Inviting people to think about food and history in the Foodlab at Paleis Het Loo
During the last three weeks of October 2022, a 17th-century Foodlab was held as part of the exhibition “Heerlijke Herfst” (Appetising Autumn) at Paleis Het Loo in Apeldoorn.
Different recipes were taken from the 17th-century cookbook “De Verstandige Kock” and recreated as authentically as possible to allow visitors to try “true 17th-century flavours”.
this event, we invited people to think about food, history, archaeology and the
combination of these three. We encouraged them to think about what they ate and
drank. Visitors could fill in forms in Dutch and English, with questions about
what ingredients they could detect in the food and drinks and what
social class they thought would eat this kind of food. By answering questions
and explaining more about the 17th century and the origin of the ingredients,
we aimed to involve the public in our research while teaching them more about
these topics. A pleasant surprise was the visit by Prof.dr.ir. Hester Bijl,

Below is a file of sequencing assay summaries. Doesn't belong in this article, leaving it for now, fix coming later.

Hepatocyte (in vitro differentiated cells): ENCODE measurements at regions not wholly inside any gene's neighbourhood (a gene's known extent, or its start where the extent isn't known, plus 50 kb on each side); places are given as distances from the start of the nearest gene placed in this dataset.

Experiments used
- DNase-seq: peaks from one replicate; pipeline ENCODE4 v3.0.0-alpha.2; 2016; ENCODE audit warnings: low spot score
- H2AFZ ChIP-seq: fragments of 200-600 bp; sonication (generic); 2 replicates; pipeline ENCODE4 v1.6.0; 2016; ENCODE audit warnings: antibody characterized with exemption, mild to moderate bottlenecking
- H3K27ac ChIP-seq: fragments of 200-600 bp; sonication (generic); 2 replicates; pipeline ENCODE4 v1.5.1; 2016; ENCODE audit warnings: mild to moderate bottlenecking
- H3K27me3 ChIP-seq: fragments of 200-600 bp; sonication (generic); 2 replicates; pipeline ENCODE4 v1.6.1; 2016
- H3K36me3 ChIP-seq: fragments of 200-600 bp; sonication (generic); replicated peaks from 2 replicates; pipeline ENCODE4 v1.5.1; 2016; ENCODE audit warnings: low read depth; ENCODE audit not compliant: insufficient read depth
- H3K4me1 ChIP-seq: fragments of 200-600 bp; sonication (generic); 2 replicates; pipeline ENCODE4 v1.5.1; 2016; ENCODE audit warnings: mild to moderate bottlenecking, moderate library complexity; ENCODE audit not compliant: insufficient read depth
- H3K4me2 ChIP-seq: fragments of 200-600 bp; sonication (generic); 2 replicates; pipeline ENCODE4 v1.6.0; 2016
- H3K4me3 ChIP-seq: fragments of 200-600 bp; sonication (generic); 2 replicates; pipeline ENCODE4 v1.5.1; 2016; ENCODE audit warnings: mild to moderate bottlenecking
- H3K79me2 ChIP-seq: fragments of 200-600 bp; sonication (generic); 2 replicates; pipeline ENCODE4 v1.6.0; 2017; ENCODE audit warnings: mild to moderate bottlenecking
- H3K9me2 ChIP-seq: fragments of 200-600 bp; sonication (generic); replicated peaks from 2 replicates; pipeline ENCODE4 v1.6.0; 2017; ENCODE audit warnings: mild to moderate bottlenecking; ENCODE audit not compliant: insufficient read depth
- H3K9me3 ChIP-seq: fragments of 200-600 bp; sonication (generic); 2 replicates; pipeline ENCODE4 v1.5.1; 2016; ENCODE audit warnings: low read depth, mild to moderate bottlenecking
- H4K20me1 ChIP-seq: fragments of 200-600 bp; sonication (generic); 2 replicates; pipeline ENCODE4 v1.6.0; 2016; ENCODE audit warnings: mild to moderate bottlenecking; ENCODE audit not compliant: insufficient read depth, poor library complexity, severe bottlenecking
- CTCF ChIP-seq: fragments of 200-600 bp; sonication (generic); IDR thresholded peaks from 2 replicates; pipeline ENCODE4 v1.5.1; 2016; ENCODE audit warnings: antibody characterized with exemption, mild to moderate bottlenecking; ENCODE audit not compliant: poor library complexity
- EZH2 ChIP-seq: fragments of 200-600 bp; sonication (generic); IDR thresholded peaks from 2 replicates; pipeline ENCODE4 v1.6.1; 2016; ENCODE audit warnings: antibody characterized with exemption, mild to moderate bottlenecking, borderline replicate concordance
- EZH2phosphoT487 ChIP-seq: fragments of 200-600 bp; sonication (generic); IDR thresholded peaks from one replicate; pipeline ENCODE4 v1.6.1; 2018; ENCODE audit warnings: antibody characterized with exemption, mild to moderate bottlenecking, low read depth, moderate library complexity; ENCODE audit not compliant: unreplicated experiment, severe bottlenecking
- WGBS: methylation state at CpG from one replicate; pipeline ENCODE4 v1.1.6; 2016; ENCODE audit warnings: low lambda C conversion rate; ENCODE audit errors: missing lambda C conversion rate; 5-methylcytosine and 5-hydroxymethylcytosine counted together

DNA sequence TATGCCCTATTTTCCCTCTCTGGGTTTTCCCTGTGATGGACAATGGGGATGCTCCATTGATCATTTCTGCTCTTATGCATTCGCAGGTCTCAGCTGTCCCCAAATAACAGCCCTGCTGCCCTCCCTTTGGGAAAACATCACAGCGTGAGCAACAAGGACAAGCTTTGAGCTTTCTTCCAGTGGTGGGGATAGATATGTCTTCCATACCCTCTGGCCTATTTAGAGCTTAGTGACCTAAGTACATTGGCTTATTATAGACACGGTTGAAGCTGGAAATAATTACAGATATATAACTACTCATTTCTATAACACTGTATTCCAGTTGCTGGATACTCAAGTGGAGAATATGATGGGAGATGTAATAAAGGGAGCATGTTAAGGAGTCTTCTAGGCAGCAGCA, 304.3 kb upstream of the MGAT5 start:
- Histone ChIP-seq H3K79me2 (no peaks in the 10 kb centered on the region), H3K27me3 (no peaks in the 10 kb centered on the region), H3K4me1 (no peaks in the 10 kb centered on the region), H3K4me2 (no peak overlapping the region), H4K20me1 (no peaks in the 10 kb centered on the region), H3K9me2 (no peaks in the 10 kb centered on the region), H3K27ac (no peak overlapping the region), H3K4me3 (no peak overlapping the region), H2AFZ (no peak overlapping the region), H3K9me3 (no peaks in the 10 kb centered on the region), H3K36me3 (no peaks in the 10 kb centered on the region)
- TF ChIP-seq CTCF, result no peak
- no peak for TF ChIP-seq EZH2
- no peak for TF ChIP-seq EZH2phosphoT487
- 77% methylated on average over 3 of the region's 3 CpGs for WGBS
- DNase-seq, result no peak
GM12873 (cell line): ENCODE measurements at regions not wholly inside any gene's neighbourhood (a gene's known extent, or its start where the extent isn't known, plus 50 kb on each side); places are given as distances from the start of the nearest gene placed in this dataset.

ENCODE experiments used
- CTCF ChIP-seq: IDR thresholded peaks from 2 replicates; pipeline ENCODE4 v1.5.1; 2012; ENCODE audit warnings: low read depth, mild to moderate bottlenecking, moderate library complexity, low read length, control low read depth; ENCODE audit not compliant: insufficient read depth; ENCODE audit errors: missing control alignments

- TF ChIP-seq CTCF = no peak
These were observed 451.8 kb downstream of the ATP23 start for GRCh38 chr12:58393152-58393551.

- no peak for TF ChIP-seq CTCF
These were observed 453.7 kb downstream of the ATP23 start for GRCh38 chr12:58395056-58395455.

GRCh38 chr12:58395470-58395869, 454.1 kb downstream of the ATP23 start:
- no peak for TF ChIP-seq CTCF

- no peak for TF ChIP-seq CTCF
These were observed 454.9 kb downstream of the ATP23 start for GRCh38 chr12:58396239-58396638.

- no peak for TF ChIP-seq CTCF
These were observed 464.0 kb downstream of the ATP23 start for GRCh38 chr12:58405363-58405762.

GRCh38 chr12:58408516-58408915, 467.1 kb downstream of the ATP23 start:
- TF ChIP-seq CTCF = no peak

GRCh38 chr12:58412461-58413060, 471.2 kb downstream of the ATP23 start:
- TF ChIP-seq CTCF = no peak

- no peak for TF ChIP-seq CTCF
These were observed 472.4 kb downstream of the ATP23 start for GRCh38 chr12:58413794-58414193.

Rector Magnificus of Leiden University, who also sampled some of our recipes,
as seen in the picture below. We were always delighted to teach people more
about our experimental archaeology and public outreach project, but they
also taught us a lot.
“Everyone was eager to participate; some were even competitive. One group of ladies spent quite a while trying all our dishes and analysing every nibble and sip they took.”
Many people were surprised that the Foodlab was part of archaeological research, as most expected it to be part of food studies. This project is the newest iteration in several Foodlabs organised by Prof.dr. J.A.C. Vroom in collaboration with the Faculty of Archaeology at Leiden University. Earlier versions included a Byzantine Foodlab in 2014 in Leiden and Tastelabs of various cuisines, from Assyrian to the 19th century, Foodlab in 2017 in Rotterdam.
“Visitors talked about how their parents or grandparents would pickle their vegetables. One senior lady told us how her mother’s pickled vegetables; another lady thought the savoury pastries were too bland and proceeded to teach us a better recipe she made for her grandkids.”
We worked with
historical chef Youssef el-Abassi to recreate these recipes (makingfoodhistory.nl).
We helped in the kitchen, manned the Foodlab station outside, and often helped at
the pickling station next to our table. At this stand, people could taste
several pickled vegetables and witness a demonstration of high-speed pickling
cucumbers with a vacuum machine to understand better the process people used in
the 17th century to preserve vegetables.
Photos were made by Prof.dr. Joanita Vroom.